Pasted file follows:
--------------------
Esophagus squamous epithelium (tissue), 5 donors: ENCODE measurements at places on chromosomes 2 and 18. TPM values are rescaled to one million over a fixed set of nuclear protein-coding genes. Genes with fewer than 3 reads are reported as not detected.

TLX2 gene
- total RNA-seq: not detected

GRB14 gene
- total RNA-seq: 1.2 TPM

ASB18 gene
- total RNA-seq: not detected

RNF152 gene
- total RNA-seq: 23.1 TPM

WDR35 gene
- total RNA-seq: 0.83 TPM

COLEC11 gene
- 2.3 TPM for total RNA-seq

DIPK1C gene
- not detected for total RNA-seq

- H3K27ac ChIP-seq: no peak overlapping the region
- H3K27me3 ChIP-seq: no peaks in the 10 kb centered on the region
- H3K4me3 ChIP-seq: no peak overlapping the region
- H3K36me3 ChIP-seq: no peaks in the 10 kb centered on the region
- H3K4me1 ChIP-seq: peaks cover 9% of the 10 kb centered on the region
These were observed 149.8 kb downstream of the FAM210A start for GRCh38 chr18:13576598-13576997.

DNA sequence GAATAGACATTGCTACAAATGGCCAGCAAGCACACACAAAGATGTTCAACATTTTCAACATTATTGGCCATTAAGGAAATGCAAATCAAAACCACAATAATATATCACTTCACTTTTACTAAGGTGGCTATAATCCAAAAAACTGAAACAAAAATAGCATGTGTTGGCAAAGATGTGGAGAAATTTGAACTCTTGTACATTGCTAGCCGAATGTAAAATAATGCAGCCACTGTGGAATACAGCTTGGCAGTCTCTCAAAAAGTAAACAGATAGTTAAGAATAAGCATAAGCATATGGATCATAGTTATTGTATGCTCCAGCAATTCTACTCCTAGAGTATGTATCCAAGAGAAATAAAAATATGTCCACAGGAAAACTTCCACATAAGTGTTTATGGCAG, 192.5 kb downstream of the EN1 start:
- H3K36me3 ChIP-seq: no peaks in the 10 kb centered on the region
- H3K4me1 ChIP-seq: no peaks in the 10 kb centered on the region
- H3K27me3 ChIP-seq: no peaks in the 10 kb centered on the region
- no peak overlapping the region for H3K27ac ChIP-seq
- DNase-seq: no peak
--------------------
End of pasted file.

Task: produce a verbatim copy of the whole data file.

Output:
Esophagus squamous epithelium (tissue), 5 donors: ENCODE measurements at places on chromosomes 2 and 18. TPM values are rescaled to one million over a fixed set of nuclear protein-coding genes. Genes with fewer than 3 reads are reported as not detected.

TLX2 gene
- total RNA-seq: not detected

GRB14 gene
- total RNA-seq: 1.2 TPM

ASB18 gene
- total RNA-seq: not detected

RNF152 gene
- total RNA-seq: 23.1 TPM

WDR35 gene
- total RNA-seq: 0.83 TPM

COLEC11 gene
- 2.3 TPM for total RNA-seq

DIPK1C gene
- not detected for total RNA-seq

- H3K27ac ChIP-seq: no peak overlapping the region
- H3K27me3 ChIP-seq: no peaks in the 10 kb centered on the region
- H3K4me3 ChIP-seq: no peak overlapping the region
- H3K36me3 ChIP-seq: no peaks in the 10 kb centered on the region
- H3K4me1 ChIP-seq: peaks cover 9% of the 10 kb centered on the region
These were observed 149.8 kb downstream of the FAM210A start for GRCh38 chr18:13576598-13576997.

DNA sequence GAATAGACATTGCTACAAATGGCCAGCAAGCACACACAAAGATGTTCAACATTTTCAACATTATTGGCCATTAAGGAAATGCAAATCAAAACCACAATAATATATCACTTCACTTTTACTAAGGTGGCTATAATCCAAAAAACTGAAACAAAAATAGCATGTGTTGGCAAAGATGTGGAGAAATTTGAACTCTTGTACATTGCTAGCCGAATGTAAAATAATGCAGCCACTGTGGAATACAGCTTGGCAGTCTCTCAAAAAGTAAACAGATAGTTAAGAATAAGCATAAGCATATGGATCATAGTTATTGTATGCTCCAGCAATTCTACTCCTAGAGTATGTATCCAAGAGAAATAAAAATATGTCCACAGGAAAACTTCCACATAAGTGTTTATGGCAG, 192.5 kb downstream of the EN1 start:
- H3K36me3 ChIP-seq: no peaks in the 10 kb centered on the region
- H3K4me1 ChIP-seq: no peaks in the 10 kb centered on the region
- H3K27me3 ChIP-seq: no peaks in the 10 kb centered on the region
- no peak overlapping the region for H3K27ac ChIP-seq
- DNase-seq: no peak